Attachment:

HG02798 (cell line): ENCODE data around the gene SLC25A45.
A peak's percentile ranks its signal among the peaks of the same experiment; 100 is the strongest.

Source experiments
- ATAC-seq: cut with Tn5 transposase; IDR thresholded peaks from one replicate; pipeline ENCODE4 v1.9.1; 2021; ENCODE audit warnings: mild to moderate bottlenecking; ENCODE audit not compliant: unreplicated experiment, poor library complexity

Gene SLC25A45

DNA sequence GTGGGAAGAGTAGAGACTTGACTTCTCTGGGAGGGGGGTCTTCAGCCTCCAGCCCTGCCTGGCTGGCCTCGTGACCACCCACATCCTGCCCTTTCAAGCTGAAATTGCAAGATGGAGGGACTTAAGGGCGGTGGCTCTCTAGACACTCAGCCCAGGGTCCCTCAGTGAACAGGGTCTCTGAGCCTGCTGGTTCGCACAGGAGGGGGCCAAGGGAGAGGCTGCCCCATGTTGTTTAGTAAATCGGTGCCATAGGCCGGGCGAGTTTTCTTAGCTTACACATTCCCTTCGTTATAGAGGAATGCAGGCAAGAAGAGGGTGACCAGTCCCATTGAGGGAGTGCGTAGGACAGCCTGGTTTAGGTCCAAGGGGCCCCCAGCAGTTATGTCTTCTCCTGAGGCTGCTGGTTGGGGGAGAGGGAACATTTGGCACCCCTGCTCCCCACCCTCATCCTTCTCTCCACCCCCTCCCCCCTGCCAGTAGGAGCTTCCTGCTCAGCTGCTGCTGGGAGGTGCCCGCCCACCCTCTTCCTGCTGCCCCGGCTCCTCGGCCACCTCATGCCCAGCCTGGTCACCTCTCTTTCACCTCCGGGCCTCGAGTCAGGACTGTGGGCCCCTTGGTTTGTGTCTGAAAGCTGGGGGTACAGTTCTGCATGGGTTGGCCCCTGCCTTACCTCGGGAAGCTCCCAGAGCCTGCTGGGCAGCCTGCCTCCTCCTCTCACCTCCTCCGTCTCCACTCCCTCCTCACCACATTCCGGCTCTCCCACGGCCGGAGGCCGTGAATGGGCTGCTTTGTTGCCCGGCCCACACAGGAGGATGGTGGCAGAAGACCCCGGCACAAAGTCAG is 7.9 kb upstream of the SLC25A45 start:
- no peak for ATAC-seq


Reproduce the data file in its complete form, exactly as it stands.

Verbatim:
HG02798 (cell line): ENCODE data around the gene SLC25A45.
A peak's percentile ranks its signal among the peaks of the same experiment; 100 is the strongest.

Source experiments
- ATAC-seq: cut with Tn5 transposase; IDR thresholded peaks from one replicate; pipeline ENCODE4 v1.9.1; 2021; ENCODE audit warnings: mild to moderate bottlenecking; ENCODE audit not compliant: unreplicated experiment, poor library complexity

Gene SLC25A45

DNA sequence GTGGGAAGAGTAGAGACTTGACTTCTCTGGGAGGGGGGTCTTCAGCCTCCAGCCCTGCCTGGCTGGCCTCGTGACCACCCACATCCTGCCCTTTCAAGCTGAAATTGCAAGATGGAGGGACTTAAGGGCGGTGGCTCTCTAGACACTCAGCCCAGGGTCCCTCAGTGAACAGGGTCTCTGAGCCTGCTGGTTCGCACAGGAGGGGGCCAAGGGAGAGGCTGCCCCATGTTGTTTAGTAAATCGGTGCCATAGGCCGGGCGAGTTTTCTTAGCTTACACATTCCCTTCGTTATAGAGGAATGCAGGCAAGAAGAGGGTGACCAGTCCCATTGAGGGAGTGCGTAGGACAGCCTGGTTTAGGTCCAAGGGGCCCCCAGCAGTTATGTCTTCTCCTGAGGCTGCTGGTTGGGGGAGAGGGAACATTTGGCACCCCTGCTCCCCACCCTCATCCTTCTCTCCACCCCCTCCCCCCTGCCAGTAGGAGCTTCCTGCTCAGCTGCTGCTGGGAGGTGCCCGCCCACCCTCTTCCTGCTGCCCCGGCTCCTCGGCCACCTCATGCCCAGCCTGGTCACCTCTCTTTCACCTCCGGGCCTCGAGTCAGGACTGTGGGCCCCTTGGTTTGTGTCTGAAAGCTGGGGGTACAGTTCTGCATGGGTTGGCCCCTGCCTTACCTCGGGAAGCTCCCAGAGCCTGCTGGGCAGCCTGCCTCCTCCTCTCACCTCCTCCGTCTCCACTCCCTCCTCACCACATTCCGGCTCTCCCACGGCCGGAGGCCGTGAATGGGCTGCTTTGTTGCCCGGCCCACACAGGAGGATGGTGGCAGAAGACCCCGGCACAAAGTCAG is 7.9 kb upstream of the SLC25A45 start:
- no peak for ATAC-seq